Barb Schaller, 64, has been competing in state fair competitions, mostly in canning, since 1981. She called the Minnesota State Fair the "best 12 days of summer." Her favorite food: vegetables on a skewer.
"It's the one time of the year when you get to eat certain things," Schaller said. "I don't fix corn dogs in my house, ever, and my husband goes to the state fair just so he can have a corn dog.
"The other thing my husband likes is the little mini donuts," she added. "That's the only time of the year he eats them, which is probably a good thing since most of the food at the state fair can be put in the food category of fat, grease and sugar."
Fran McLellan owns the Shrimp Shack, selling grilled shrimp and fried shrimp, both -- you guessed it -- served on stick.
"When people come, they like anything that's on a stick or deep fried," McLellan said. "Those are usually big sellers. It's just a tradition we have here."
The Minnesota shrimp man said that, often, when you eat out, food is overpriced. But not at the fair, which adds to the appeal. (He sells his shrimp on a stick for $4 a pop, and two for $7.)
Marjorie Johnson doesn't eat the food as much as enter in baking competitions. Her first one was in 1974. Since then, she has won more than 2,500 ribbons, including more than 1,000 blue ribbons. She has written a book, Blue Ribbon Baking with Marjorie, about all her prize-winning cookies, cakes and rolls. She even once baked Jay Leno a birthday cake.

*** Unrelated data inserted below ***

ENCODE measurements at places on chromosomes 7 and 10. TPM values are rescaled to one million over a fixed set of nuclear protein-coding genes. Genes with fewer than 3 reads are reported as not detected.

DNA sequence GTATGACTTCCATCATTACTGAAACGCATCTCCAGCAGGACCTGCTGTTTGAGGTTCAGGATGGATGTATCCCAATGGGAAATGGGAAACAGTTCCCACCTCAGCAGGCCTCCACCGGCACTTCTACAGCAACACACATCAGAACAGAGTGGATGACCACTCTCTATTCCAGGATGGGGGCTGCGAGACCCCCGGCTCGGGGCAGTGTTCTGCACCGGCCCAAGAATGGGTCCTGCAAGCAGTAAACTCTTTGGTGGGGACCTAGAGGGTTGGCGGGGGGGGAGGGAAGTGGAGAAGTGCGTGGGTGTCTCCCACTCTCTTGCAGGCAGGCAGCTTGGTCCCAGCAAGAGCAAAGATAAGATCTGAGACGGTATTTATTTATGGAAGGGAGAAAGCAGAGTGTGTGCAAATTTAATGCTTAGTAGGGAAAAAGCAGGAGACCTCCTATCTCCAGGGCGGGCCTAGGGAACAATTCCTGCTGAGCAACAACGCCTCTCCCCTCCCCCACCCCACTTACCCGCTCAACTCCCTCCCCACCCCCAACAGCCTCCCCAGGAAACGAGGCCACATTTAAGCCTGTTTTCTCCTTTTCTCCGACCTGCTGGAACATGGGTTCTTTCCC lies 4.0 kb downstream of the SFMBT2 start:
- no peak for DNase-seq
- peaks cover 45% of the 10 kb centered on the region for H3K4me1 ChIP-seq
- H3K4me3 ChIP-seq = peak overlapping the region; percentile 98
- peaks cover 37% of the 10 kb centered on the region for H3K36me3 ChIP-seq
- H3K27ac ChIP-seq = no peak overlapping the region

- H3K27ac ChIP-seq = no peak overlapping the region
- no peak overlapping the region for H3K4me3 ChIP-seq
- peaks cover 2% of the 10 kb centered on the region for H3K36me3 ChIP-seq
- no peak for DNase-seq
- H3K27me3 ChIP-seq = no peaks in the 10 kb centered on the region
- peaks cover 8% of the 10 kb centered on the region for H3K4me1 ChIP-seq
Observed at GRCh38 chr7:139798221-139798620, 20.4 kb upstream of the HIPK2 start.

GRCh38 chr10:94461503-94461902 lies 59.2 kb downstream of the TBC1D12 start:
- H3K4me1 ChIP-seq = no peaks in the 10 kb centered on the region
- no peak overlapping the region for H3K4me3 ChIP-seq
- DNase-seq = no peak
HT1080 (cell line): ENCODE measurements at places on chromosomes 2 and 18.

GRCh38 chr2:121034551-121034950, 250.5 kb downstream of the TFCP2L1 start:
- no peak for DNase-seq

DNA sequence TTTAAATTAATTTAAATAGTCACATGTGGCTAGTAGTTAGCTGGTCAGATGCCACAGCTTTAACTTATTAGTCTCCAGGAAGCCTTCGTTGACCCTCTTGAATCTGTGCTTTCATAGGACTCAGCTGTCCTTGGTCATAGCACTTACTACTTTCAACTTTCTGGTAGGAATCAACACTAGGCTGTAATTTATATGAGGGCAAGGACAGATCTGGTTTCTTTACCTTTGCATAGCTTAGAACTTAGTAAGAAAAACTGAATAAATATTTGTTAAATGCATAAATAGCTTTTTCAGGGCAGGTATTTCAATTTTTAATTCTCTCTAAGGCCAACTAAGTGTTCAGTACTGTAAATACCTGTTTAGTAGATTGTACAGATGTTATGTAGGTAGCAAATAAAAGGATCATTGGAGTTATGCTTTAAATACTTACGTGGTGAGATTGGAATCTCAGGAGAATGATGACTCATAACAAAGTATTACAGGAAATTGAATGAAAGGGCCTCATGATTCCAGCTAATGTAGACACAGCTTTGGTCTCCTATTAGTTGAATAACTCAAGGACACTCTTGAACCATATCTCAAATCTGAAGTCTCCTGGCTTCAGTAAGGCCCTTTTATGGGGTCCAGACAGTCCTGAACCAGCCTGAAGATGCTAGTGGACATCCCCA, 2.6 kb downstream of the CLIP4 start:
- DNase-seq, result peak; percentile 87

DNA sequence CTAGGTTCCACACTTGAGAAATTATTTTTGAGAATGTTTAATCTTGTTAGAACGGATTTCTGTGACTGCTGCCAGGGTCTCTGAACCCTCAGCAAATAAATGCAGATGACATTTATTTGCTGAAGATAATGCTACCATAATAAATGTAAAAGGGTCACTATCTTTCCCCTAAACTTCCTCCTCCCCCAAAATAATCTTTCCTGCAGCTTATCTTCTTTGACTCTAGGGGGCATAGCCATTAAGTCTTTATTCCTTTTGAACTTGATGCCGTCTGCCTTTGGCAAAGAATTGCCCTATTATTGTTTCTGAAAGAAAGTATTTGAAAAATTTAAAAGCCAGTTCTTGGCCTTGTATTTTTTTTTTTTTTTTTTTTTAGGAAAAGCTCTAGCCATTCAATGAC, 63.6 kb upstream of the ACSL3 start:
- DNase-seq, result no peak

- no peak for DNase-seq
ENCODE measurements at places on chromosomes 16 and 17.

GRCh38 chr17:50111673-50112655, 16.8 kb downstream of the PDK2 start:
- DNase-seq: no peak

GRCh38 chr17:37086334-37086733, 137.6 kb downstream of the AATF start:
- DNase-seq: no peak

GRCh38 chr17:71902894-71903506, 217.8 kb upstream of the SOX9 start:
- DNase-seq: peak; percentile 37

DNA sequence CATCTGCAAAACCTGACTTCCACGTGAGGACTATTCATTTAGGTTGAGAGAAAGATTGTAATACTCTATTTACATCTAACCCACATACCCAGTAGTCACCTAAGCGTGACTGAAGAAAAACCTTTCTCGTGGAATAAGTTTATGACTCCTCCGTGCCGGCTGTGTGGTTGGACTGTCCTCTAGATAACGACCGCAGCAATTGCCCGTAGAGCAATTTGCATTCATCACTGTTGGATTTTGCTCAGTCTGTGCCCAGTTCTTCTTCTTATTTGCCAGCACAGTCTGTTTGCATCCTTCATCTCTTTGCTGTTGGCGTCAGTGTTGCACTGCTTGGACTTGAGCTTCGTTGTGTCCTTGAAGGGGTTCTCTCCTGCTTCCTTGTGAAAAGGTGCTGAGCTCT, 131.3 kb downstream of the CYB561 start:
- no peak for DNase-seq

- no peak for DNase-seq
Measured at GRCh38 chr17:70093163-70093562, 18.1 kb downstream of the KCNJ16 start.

"Once you enter and get a ribbon, you are really hooked," Johnson said. "It's so exciting and wonderful when you win a ribbon"
Johnson is more into baking than the junk food. But her kids used to always get the candy floss when at the fair and she is always surprised by what new calorie-laden meal is put on a stick.
"I guess people just love to eat," she said. "The smells are wonderful. Oh, all those wonderful smells. … You get hungry walking around and seeing all the exhibits."
ABC News' Nathalie Tadena contributed to this story.